2017 U.S. Business Immigration

As the first quarter of 2017 draws to a close, it is clear that 2017 continues to offer opportunities for businesses to enter the US market, transfer foreign employees to US branches, and foreign investors to obtain green cards through immigration. Qualified capital investment. However, many are wondering what upcoming changes to US business immigration law and whether the new presidential administration will affect their ability to travel to the US for work or leisure.

Regardless of the potential impact of the Trump presidency on U.S. immigration law, the U.S. remains a safe place to invest and grow your business. Interest in visa programs such as the E2 Treaty Investor Visa and the EB5 Immigrant Investor Visa has continued to rise since the election. That may be partly due to Trump’s immigration rhetoric not extending to those visa categories. Since the election, however, Trump has even reversed his tough stance on the H1B special occupation visa category.

While the fate of undocumented aliens in the country remains uncertain, U.S. business immigration is likely to remain popular and contribute to a thriving U.S. economy. In addition, any major changes to U.S. immigration policy require congressional approval. A sitting president can only do so much with executive orders.

Some potential clients have expressed concern that a Trump presidency will lead to the dismantling of popular business immigration categories such as the E2 treaty investor visa. Fortunately, this is unlikely. Many E2 treaty countries have maintained related treaties with the United States for decades. Some, like Great Britain, have existed for hundreds of years. A treaty of commerce and navigation between Great Britain and the United States has been in force since the reign of George III in 1815. The United States can only withdraw from a ratified treaty under the terms of the agreement. Furthermore, Trump’s unilateral withdrawal would be extremely unpopular with the E2 treaty countries, the American public, and U.S. nationals, who enjoy the same advantages of doing business overseas in reciprocal E2 treaty countries.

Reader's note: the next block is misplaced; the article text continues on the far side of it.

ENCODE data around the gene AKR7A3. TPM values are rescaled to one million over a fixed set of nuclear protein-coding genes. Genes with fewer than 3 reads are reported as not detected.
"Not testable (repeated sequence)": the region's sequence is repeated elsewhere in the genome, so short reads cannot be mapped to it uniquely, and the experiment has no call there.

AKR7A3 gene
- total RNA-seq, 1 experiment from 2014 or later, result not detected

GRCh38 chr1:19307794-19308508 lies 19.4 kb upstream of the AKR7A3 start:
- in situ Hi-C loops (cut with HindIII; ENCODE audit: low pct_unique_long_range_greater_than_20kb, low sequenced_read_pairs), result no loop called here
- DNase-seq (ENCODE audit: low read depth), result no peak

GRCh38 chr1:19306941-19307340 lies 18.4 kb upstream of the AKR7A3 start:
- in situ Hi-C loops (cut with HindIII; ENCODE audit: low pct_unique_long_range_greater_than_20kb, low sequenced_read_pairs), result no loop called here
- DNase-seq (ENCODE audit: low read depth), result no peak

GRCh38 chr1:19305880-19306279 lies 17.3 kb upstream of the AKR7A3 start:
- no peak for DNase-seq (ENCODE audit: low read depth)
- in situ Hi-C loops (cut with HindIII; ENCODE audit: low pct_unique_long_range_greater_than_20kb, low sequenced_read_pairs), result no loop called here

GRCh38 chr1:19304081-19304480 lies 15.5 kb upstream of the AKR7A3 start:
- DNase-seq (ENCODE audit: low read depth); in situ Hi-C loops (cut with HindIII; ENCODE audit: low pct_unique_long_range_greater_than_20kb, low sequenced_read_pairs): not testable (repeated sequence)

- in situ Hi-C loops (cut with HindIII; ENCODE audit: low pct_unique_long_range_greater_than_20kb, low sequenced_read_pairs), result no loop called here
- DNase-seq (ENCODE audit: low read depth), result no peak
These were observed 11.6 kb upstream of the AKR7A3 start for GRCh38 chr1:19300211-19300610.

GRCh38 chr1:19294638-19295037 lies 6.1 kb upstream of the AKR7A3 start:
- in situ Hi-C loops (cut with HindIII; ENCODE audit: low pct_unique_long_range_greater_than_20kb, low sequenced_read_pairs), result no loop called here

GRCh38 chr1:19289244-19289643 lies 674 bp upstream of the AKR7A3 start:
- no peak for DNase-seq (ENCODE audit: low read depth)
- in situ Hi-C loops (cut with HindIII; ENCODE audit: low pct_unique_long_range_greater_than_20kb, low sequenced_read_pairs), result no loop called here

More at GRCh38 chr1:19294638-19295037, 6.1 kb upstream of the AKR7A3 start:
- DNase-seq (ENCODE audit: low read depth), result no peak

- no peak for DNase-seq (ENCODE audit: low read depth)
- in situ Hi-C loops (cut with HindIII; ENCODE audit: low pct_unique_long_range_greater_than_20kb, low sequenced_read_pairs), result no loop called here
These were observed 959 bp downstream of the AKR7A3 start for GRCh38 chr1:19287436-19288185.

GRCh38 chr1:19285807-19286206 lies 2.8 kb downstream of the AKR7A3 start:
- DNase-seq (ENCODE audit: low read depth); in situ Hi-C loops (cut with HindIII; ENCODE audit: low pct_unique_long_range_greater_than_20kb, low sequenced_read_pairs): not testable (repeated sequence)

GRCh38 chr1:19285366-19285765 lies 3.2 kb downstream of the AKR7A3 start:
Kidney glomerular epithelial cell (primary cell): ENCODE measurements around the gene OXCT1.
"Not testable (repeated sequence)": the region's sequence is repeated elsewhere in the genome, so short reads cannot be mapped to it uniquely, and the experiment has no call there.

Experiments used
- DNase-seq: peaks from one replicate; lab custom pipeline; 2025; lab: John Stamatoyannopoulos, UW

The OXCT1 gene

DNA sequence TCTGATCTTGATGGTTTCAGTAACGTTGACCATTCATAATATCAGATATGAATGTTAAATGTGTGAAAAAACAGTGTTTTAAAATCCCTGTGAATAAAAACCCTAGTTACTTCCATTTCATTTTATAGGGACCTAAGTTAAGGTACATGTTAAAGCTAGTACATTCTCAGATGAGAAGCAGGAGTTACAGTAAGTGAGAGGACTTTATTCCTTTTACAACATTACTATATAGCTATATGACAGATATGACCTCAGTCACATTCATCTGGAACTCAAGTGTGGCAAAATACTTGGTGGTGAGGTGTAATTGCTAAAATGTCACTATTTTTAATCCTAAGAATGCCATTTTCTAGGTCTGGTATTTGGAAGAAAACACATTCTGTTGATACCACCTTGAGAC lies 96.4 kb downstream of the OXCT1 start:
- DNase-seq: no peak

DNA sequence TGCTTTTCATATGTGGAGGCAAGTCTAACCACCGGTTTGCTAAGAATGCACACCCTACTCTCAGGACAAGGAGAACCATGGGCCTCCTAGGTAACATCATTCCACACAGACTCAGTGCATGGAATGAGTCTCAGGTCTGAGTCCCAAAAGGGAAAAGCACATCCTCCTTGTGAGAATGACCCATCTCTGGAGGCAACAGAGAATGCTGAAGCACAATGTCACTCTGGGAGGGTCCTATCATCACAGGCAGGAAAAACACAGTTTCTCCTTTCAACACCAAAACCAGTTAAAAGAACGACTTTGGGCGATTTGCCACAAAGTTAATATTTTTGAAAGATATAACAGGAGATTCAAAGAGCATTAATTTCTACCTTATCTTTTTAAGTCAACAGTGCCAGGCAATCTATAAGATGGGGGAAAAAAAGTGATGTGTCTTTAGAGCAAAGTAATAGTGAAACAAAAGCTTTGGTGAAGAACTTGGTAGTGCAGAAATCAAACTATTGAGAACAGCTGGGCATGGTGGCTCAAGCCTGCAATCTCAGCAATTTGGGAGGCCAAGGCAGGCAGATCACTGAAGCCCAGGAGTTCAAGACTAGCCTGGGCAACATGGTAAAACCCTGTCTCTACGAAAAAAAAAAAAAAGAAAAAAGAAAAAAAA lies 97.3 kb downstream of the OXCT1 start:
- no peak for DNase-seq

Immigrant entrepreneurs and investors were seldom mentioned during the campaign (if at all), and it was even revealed that President-Elect Trump’s son-in-law used EB5 investor funding for one of his real estate development projects. Recent extensions to the visa program have made it more attractive to foreign investors looking to immigrate to the United States permanently.

The EB5 Regional Center investment was originally scheduled to expire on December 9, 2016. As in the past, the program is temporarily funded and extended until 28 April 2017 – there is no change to the minimum investment amount or requirements. What’s unique about this extension is that it’s likely to be the last before Congress raises the minimum contribution — something that’s been under discussion for the past few years. This “as is” temporary extension allows investors to file EB5 petitions for projects located in Targeted Employment Areas (TEAs) during the first four months of 2017 with a reduced investment amount of $500,000. This will certainly be a welcome relief for any investors who may have failed to organize a petition by the December 9, 2016 deadline.

With the extension of the EB5 program, USCIS will significantly increase the filing fees for I-526 petitions and I-924 regional center designation petitions effective December 23, 2016. The current filing fee for filing an EB5 petition is $1,500. Effective December 23, the fee increases to $3,675 – an increase of $2,175. Perhaps the most notable increase in EB5 fees is for business persons wishing to establish a USCIS-approved Regional Center. The fee jumped from the current $6,230 to $17,795 — an increase of 186%.

Regional centers are also required to submit annual certifications to maintain their designation with USCIS. There is currently no fee for this process, but with other USCIS fee changes, there will be a fee of $3,035. The substantial increase in the regional center designation filing fee is intended to prevent EB5 fraud by limiting filings to serious businesses capable of supporting large EB5 projects. Given the high fees, the number of I-924 petitions may decrease in 2017.

Pending USCIS fee increases will affect other US business immigration categories as well as the EB5 visa. Form I-129 for L and H1B visas etc. will increase to $460. The fee to sponsor a foreign worker for a green card through Form I-140 will increase to $700. These fee increases, while significantly lower than EB5 fees, may deter smaller US companies from sponsoring foreign workers in nonimmigrant or immigrant status.

Despite rising fees and a new U.S. president, the outlook for business immigration looks bright in 2017. Companies are still expanding stateside, and demand for professional foreign workers remains high. The extension of the EB5 immigrant investor visa program will continue to make the United States a cost-effective option for immigrant investors looking to obtain permanent resident status.

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